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  • Heritage Paths - Search for Paths by Map
    original route starting at a signpost beside the hotel in Kirkmichael is up a sunken muddy track for 400 metres and then continues NE across open fields following faint paths that are waymarked to Ashintully Castle and past there towards two small lochs Beyond these descend E to cross the Ennoch Burn and climb over the south ridge of Lamh Dearg to reach Lair in Glen Shee OS Landranger 43 Braemar Blair Atholl Heritage Information This old route linking Kirkmichael with Glen Shee appears on various old maps including the OS 6 of the 1860s and was possibly before the B950 was constructed the main road between the two According to local information this track from Kirkmichael once led to the Market Muir behind the village The Old Statistical Account 1791 1799 refers to Kirkmichael s annual fair in the middle of the eighteenth century this was one of Scotland s principal cattle markets lasting for several days and sometimes a week It has also been reported that the village had for many years a weekly market for the local population and Kirkmichael was licensed as a burgh of barony in 1511 which would have given the landowner the right

    Original URL path: http://www.heritagepaths.co.uk/pathdetails.php?path=53 (2016-02-09)
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  • Heritage Paths - Search for Paths by Map
    forest on the left west and Scone Aerodrome on the right east Beyond the forest a short slightly vegetatious stretch leads over a burn and onto a well defined tractor track coming from the north This leads between cropped fields for a further kilometre all the way to St Martins joining a minor road at Bauchland NO154300 From the west side of the car park at St Martin s church a stony vehicular track leads NNE giving access to scattered houses along the route and to adjacent fields It is strongly defined and in good condition for an untarred track until after Kingswell when it becomes muddy and grassy It improves again on approaching the driveway of Dunsinnan House crosses the driveway and shortly becomes grassy and water logged for the final kilometre through forest to a cross roads of routes at NO179333 OS Landranger 53 Blairgowrie Forest of Alyth and 58 Perth Alloa Auchterarder Heritage Information This old road is depicted very clearly in John Adair s map of 1683 Maps tended to show only the very important roads in the 17th and 18th century so it must have been of great significance Indeed according to Adair it was the only route running north out of Perth on the east side of the Tay and as such would have seen a great deal of traffic Turnpike roads were the first attempt by the Government to make the road users pay for the upkeep of roads so they are characterised by having toll points Direct road taxation continued to be levied on motorists until 1937 when road tax was abolished Motorists now pay Vehicle Excise Duty which is arguably a pollution tax wear and tear on the roads has long been funded out of general revenue A Post House was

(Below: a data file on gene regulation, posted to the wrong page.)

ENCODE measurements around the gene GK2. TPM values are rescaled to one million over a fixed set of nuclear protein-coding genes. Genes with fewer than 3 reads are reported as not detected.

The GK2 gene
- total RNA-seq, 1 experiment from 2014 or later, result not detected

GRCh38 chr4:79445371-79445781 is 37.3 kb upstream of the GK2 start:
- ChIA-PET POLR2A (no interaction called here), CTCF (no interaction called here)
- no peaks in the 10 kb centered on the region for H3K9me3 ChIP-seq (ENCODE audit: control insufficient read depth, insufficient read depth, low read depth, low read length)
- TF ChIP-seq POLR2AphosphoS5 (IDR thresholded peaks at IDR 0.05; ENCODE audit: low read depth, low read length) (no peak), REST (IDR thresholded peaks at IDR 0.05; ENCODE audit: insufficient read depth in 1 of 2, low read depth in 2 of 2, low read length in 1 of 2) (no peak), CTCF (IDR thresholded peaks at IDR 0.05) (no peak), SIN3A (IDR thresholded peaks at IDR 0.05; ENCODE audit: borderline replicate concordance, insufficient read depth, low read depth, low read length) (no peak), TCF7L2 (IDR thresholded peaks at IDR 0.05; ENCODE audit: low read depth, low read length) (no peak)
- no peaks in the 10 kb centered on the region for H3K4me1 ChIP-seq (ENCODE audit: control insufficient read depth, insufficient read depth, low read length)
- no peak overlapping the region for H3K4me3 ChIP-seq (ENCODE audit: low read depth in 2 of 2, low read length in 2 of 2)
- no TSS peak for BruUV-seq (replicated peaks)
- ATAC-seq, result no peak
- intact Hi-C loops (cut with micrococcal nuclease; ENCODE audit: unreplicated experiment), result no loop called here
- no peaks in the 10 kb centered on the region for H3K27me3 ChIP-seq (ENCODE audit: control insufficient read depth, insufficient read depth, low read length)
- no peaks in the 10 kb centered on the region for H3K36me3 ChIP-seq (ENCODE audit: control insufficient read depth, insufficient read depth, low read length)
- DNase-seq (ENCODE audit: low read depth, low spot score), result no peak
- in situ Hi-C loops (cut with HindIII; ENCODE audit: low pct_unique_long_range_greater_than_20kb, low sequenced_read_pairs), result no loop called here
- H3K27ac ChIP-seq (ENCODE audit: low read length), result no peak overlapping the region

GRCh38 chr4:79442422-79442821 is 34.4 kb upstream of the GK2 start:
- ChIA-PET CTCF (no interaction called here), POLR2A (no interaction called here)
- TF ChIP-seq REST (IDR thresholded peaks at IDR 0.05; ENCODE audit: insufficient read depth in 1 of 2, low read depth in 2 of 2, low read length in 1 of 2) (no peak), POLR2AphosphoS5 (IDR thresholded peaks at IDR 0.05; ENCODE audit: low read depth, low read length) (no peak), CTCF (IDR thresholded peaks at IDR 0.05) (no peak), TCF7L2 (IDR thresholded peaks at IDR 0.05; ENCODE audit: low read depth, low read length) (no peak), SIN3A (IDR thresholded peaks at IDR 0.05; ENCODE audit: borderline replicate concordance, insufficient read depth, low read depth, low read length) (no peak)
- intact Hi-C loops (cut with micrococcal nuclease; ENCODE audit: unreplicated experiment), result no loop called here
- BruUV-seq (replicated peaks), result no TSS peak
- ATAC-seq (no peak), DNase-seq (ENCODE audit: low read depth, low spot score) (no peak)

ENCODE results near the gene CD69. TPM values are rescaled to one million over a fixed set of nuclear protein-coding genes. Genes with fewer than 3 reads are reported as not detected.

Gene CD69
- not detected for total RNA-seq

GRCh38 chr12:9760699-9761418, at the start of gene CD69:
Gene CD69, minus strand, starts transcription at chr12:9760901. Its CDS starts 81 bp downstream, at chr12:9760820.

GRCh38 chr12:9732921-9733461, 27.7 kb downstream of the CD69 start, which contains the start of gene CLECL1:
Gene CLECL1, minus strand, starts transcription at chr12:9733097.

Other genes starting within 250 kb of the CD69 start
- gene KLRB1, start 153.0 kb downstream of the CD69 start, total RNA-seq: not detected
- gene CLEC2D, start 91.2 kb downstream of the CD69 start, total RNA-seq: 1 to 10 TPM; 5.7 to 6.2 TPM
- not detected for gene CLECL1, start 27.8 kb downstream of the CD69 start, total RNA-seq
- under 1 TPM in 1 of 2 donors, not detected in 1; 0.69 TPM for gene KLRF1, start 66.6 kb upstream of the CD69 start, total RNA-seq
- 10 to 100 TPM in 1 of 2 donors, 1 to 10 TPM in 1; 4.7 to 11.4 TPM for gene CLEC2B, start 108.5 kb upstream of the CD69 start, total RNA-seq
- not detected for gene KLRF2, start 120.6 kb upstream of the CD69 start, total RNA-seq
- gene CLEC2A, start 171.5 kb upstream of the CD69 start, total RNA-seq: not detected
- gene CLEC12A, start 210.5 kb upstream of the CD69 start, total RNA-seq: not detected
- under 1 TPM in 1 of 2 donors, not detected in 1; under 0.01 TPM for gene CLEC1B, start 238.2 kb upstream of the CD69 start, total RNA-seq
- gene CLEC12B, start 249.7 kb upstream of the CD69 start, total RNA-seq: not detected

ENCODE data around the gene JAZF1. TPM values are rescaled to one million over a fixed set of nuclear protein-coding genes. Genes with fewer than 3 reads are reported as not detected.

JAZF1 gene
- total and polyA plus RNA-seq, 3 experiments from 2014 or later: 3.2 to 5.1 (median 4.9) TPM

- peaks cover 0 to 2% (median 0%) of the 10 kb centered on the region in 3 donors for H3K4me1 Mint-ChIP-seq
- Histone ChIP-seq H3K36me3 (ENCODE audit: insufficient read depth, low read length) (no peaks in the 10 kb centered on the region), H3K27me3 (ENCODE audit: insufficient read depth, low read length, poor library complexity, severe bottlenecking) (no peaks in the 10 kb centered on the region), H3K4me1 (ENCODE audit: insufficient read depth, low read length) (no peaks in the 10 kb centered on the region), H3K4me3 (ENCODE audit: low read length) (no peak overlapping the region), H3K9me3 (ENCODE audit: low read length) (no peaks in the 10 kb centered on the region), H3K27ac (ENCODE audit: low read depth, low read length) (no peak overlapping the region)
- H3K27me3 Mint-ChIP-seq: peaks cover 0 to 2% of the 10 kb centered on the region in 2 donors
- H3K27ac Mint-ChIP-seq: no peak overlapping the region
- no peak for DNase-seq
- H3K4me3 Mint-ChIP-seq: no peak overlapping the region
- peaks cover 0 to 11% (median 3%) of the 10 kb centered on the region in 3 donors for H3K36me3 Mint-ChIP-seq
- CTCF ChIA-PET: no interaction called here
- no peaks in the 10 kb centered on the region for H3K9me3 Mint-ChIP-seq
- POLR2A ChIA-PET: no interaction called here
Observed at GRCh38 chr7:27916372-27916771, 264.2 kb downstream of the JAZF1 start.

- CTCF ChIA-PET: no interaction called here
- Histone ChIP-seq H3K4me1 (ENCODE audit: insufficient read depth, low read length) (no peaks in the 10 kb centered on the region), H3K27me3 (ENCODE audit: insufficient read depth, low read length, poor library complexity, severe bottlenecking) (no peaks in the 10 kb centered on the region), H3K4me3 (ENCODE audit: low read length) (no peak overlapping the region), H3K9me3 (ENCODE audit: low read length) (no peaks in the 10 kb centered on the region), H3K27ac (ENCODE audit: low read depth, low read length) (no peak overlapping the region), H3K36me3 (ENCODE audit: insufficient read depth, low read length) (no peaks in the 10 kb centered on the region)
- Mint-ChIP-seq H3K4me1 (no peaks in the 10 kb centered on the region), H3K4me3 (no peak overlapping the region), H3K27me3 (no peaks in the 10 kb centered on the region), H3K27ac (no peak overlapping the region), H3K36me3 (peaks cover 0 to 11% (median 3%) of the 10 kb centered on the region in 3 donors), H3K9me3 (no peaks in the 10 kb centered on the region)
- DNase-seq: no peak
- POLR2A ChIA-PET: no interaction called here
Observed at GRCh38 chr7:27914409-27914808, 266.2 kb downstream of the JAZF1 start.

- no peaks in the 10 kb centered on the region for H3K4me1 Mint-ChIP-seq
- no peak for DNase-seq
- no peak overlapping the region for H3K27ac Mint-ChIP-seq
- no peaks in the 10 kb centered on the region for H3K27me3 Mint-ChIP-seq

Original URL path: http://www.heritagepaths.co.uk/pathdetails.php?path=54 (2016-02-09)
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  • Heritage Paths - Search for Paths by Map
    route follows field edges NNE and NNW to reach the Golland Bum at GR 050 042 Although this section of some 800m is virtually unmarked on the ground the first edition of the 1 50000 map 1976 does show it At the Golland Burn there is very clear evidence of a sunken cart road down to and beyond the burn then up the side of the next field joining a currently used rough tractor track at GR 048 044 This track is followed downhill east for some 400m to a T junction at GR 052 044 A grassy but very clear depression runs NE along the line of a dyke and leads conclusively to a barrel brig at GR 053 047 The next 300m NE along the burnside have recently been interrupted by two new fences having been clear for at least the past 25 years At the next modern track GR 054 050 the old line crosses over the track and ascends the gorse covered slope beyond the ruts of the old line can readily be followed and after short initial zig zags the route steadies to a NE line along fences rising steadily Another modern track is met at GR 058 053 where the true line possibly switches from the S to the N side of the fence line and continues steadily NE and rising Approaching the corner of the forest at GR 063 057 faint lines lead over the short grazing turf to a forest gate circa GR 064 059 A faint path can be discerned running just inside the forest fence still NE and rising At GR 066 062 a rough grassy earthy vehicular track is joined and this undulates onwards to join a more prominent stony forest road at GR 069 069 This leads gently

    Original URL path: http://www.heritagepaths.co.uk/pathdetails.php?path=55 (2016-02-09)
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  • Heritage Paths - Search for Paths by Map
    157 329 Geographical area Perth Kinross and Stirling part Path Type Rural Path Path distance 1 5km Accessibility info Suitable for pedestrians Back to Search Route Description This old path starts just south of Kingswell and runs north east to the corner of a plantation before turning directly north and entering Wolfhill from the south The original track was a lot straighter between St Martins and Wolfhill but it seems

    Original URL path: http://www.heritagepaths.co.uk/pathdetails.php?path=56 (2016-02-09)
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  • Heritage Paths - Search for Paths by Map